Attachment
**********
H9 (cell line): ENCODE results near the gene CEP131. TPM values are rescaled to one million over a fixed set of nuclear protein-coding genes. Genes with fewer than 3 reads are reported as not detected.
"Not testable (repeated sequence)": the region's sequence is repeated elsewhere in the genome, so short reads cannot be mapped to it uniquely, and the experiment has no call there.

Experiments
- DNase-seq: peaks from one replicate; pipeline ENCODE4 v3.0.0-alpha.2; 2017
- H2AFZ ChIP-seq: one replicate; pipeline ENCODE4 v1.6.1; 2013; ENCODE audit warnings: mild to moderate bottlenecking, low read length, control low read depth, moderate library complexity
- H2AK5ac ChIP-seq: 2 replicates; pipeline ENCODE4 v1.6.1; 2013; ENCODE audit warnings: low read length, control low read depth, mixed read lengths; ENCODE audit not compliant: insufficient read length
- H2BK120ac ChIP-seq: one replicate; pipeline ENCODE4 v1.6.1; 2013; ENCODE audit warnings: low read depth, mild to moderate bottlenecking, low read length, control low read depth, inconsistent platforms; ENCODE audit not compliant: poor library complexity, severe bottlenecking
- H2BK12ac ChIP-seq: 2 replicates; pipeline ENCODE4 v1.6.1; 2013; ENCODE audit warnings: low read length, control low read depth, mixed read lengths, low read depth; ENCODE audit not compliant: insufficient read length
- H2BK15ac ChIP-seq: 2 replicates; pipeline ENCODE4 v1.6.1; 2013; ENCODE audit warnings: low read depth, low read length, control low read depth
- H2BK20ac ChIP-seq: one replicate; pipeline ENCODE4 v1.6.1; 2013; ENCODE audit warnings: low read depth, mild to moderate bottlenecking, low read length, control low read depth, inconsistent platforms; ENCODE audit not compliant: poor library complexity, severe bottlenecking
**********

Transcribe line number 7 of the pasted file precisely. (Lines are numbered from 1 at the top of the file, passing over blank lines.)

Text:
- H2BK120ac ChIP-seq: one replicate; pipeline ENCODE4 v1.6.1; 2013; ENCODE audit warnings: low read depth, mild to moderate bottlenecking, low read length, control low read depth, inconsistent platforms; ENCODE audit not compliant: poor library complexity, severe bottlenecking